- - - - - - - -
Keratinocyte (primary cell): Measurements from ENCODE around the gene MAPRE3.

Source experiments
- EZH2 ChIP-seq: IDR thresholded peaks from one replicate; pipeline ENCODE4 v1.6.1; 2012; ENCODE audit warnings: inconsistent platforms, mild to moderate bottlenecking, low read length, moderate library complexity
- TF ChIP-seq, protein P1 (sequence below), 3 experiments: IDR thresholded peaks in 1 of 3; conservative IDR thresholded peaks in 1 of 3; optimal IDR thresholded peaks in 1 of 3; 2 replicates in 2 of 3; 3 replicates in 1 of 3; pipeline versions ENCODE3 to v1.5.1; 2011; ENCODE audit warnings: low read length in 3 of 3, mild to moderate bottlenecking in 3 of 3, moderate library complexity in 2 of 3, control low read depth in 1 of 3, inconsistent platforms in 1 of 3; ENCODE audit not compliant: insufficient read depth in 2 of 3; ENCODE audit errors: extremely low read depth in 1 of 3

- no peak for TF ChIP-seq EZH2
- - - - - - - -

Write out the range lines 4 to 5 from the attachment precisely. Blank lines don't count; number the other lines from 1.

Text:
- TF ChIP-seq, protein P1 (sequence below), 3 experiments: IDR thresholded peaks in 1 of 3; conservative IDR thresholded peaks in 1 of 3; optimal IDR thresholded peaks in 1 of 3; 2 replicates in 2 of 3; 3 replicates in 1 of 3; pipeline versions ENCODE3 to v1.5.1; 2011; ENCODE audit warnings: low read length in 3 of 3, mild to moderate bottlenecking in 3 of 3, moderate library complexity in 2 of 3, control low read depth in 1 of 3, inconsistent platforms in 1 of 3; ENCODE audit not compliant: insufficient read depth in 2 of 3; ENCODE audit errors: extremely low read depth in 1 of 3

- no peak for TF ChIP-seq EZH2